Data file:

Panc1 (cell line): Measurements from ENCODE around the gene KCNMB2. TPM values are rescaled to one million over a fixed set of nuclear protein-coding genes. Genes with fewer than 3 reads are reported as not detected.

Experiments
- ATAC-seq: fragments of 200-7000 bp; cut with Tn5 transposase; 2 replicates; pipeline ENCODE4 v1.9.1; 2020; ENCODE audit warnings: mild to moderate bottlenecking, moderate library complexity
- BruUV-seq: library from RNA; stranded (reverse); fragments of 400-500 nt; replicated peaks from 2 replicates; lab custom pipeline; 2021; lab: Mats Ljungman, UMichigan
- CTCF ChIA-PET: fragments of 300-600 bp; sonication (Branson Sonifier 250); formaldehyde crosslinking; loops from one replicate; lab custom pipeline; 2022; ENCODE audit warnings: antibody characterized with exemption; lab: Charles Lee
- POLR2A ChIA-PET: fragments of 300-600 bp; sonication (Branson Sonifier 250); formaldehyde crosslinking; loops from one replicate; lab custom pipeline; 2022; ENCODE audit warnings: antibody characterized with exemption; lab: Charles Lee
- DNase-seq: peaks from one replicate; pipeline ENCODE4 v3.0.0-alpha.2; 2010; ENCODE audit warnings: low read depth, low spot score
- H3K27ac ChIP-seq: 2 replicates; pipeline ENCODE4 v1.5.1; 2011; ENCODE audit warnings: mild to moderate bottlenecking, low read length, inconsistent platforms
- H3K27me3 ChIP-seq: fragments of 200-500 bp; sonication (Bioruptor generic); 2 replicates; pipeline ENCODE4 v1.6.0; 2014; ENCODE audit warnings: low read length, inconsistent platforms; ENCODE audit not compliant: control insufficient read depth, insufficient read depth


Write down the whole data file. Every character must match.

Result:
Panc1 (cell line): Measurements from ENCODE around the gene KCNMB2. TPM values are rescaled to one million over a fixed set of nuclear protein-coding genes. Genes with fewer than 3 reads are reported as not detected.

Experiments
- ATAC-seq: fragments of 200-7000 bp; cut with Tn5 transposase; 2 replicates; pipeline ENCODE4 v1.9.1; 2020; ENCODE audit warnings: mild to moderate bottlenecking, moderate library complexity
- BruUV-seq: library from RNA; stranded (reverse); fragments of 400-500 nt; replicated peaks from 2 replicates; lab custom pipeline; 2021; lab: Mats Ljungman, UMichigan
- CTCF ChIA-PET: fragments of 300-600 bp; sonication (Branson Sonifier 250); formaldehyde crosslinking; loops from one replicate; lab custom pipeline; 2022; ENCODE audit warnings: antibody characterized with exemption; lab: Charles Lee
- POLR2A ChIA-PET: fragments of 300-600 bp; sonication (Branson Sonifier 250); formaldehyde crosslinking; loops from one replicate; lab custom pipeline; 2022; ENCODE audit warnings: antibody characterized with exemption; lab: Charles Lee
- DNase-seq: peaks from one replicate; pipeline ENCODE4 v3.0.0-alpha.2; 2010; ENCODE audit warnings: low read depth, low spot score
- H3K27ac ChIP-seq: 2 replicates; pipeline ENCODE4 v1.5.1; 2011; ENCODE audit warnings: mild to moderate bottlenecking, low read length, inconsistent platforms
- H3K27me3 ChIP-seq: fragments of 200-500 bp; sonication (Bioruptor generic); 2 replicates; pipeline ENCODE4 v1.6.0; 2014; ENCODE audit warnings: low read length, inconsistent platforms; ENCODE audit not compliant: control insufficient read depth, insufficient read depth